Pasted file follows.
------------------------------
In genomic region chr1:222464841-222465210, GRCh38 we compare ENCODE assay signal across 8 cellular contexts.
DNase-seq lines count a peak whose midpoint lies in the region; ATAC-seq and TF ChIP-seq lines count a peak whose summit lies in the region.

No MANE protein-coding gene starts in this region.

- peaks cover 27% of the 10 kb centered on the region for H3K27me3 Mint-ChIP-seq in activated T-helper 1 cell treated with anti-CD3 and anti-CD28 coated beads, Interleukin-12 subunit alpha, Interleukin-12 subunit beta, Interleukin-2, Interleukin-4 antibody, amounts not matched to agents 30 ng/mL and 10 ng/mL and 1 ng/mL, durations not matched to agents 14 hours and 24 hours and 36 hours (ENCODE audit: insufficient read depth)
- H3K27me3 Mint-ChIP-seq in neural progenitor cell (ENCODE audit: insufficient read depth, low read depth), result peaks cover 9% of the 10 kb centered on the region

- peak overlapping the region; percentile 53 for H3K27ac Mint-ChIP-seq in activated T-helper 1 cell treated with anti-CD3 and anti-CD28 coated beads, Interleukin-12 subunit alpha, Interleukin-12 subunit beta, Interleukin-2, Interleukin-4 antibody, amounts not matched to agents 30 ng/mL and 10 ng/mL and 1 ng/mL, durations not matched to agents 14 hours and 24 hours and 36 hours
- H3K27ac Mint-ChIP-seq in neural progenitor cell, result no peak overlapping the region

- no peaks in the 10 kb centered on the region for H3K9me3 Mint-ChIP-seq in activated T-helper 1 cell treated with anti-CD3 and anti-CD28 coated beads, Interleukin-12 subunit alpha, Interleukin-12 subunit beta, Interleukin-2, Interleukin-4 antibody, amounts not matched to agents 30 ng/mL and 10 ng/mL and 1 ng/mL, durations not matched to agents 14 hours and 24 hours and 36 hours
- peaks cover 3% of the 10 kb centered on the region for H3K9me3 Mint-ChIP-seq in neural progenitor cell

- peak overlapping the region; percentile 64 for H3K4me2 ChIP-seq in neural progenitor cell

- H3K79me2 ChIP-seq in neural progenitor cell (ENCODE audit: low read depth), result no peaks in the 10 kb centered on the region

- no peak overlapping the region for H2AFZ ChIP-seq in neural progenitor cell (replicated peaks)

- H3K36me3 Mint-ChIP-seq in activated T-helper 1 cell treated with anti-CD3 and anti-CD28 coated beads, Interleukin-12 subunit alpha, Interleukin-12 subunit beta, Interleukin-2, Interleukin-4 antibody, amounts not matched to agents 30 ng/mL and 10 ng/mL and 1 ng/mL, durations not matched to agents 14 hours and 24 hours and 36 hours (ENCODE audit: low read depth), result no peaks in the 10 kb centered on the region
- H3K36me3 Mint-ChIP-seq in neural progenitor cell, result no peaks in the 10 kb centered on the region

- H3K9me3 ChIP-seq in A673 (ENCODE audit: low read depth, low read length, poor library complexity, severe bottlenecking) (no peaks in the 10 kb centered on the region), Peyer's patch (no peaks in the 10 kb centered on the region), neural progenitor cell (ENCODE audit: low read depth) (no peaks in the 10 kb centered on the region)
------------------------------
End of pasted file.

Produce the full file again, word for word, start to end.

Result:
In genomic region chr1:222464841-222465210, GRCh38 we compare ENCODE assay signal across 8 cellular contexts.
DNase-seq lines count a peak whose midpoint lies in the region; ATAC-seq and TF ChIP-seq lines count a peak whose summit lies in the region.

No MANE protein-coding gene starts in this region.

- peaks cover 27% of the 10 kb centered on the region for H3K27me3 Mint-ChIP-seq in activated T-helper 1 cell treated with anti-CD3 and anti-CD28 coated beads, Interleukin-12 subunit alpha, Interleukin-12 subunit beta, Interleukin-2, Interleukin-4 antibody, amounts not matched to agents 30 ng/mL and 10 ng/mL and 1 ng/mL, durations not matched to agents 14 hours and 24 hours and 36 hours (ENCODE audit: insufficient read depth)
- H3K27me3 Mint-ChIP-seq in neural progenitor cell (ENCODE audit: insufficient read depth, low read depth), result peaks cover 9% of the 10 kb centered on the region

- peak overlapping the region; percentile 53 for H3K27ac Mint-ChIP-seq in activated T-helper 1 cell treated with anti-CD3 and anti-CD28 coated beads, Interleukin-12 subunit alpha, Interleukin-12 subunit beta, Interleukin-2, Interleukin-4 antibody, amounts not matched to agents 30 ng/mL and 10 ng/mL and 1 ng/mL, durations not matched to agents 14 hours and 24 hours and 36 hours
- H3K27ac Mint-ChIP-seq in neural progenitor cell, result no peak overlapping the region

- no peaks in the 10 kb centered on the region for H3K9me3 Mint-ChIP-seq in activated T-helper 1 cell treated with anti-CD3 and anti-CD28 coated beads, Interleukin-12 subunit alpha, Interleukin-12 subunit beta, Interleukin-2, Interleukin-4 antibody, amounts not matched to agents 30 ng/mL and 10 ng/mL and 1 ng/mL, durations not matched to agents 14 hours and 24 hours and 36 hours
- peaks cover 3% of the 10 kb centered on the region for H3K9me3 Mint-ChIP-seq in neural progenitor cell

- peak overlapping the region; percentile 64 for H3K4me2 ChIP-seq in neural progenitor cell

- H3K79me2 ChIP-seq in neural progenitor cell (ENCODE audit: low read depth), result no peaks in the 10 kb centered on the region

- no peak overlapping the region for H2AFZ ChIP-seq in neural progenitor cell (replicated peaks)

- H3K36me3 Mint-ChIP-seq in activated T-helper 1 cell treated with anti-CD3 and anti-CD28 coated beads, Interleukin-12 subunit alpha, Interleukin-12 subunit beta, Interleukin-2, Interleukin-4 antibody, amounts not matched to agents 30 ng/mL and 10 ng/mL and 1 ng/mL, durations not matched to agents 14 hours and 24 hours and 36 hours (ENCODE audit: low read depth), result no peaks in the 10 kb centered on the region
- H3K36me3 Mint-ChIP-seq in neural progenitor cell, result no peaks in the 10 kb centered on the region

- H3K9me3 ChIP-seq in A673 (ENCODE audit: low read depth, low read length, poor library complexity, severe bottlenecking) (no peaks in the 10 kb centered on the region), Peyer's patch (no peaks in the 10 kb centered on the region), neural progenitor cell (ENCODE audit: low read depth) (no peaks in the 10 kb centered on the region)